Canadian Treasurer

August 5, 2014

SEC charges CEO, CFO with Sarbanes-Oxley Violation

U.S. – The SEC has laid charges against the CEO and former CFO of a Florida-based computer equipment company for misrepresenting to external auditors and the investing public the state of its internal controls over financial reporting. The SEC said the improper accounting maneuvers were performed in order to maximize the amount of money that QSGI Inc. could borrow from its chief creditor.

The Sarbanes-Oxley Act of 2002 requires a management’s report on internal controls over financial reporting to be included in a company’s annual report. The CEO and CFO must sign certifications confirming they’ve disclosed all significant deficiencies to the outside auditors, reviewed the annual report, and attest to its accuracy.

The SEC alleges that CEO Marc Sherman and former CFO Edward L. Cummings represented in a management report accompanying the fiscal year 2008 annual report for QSGI that Sherman participated in management’s assessment of the internal controls. However, Sherman did not actually participate. The Enforcement Division further alleges that Sherman and Cummings each certified that they had disclosed all significant deficiencies in internal controls to the outside auditors. On the contrary, Sherman and Cummings misled the auditors – chiefly by withholding that inadequate inventory controls existed within the company’s Minnesota operations.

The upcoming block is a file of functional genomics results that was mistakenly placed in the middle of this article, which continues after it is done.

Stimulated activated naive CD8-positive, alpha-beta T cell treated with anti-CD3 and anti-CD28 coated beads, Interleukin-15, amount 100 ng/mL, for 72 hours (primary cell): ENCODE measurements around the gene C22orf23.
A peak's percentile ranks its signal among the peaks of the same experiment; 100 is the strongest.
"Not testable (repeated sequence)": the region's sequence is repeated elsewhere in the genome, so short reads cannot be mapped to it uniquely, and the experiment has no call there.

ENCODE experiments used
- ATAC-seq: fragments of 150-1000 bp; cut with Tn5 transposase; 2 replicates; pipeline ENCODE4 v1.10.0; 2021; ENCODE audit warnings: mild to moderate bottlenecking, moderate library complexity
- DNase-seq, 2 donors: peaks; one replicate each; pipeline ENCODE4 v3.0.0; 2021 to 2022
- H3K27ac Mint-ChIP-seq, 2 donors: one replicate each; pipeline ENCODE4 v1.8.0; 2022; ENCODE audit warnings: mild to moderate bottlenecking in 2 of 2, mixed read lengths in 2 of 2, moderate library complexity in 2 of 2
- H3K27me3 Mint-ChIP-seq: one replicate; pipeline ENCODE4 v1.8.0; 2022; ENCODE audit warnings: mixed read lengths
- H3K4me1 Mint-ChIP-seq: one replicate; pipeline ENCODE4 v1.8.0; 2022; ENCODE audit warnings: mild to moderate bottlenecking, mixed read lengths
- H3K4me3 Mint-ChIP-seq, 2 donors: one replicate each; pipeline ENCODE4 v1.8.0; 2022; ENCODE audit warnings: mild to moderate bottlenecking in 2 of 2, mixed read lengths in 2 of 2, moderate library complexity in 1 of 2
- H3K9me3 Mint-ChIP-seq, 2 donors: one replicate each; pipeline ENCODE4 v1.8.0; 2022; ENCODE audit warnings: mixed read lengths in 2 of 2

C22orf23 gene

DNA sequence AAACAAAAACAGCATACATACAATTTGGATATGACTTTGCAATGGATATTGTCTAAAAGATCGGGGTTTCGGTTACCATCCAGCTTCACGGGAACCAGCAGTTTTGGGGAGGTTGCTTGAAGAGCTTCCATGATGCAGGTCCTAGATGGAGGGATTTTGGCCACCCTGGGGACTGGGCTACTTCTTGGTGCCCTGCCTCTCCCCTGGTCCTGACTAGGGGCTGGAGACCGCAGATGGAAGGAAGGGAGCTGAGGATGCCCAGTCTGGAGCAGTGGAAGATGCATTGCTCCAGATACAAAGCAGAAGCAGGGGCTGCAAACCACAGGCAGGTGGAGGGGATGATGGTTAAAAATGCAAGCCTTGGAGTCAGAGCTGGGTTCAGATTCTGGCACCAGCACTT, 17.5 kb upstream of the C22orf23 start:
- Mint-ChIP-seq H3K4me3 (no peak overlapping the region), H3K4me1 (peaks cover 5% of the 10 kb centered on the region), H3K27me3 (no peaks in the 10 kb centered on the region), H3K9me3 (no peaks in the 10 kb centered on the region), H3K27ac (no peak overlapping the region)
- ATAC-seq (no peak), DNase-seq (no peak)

They also withheld from auditors and investors that Sherman was directing and Cummings participating in a series of maneuvers to accelerate the recognition of certain inventory and accounts receivables in QSGI’s books and records by up to a week at a time.

Cummings agreed to settle the charges, and the SEC’s Enforcement Division will litigate its case against Sherman in a separate administrative proceeding.

“Corporate executives have an obligation to take the Sarbanes-Oxley disclosure and certification requirements very seriously. Sherman and Cummings flouted these regulatory requirements and misled investors and external auditors in the process,” says Scott W. Friestad, associate director in the SEC’s Enforcement Division.




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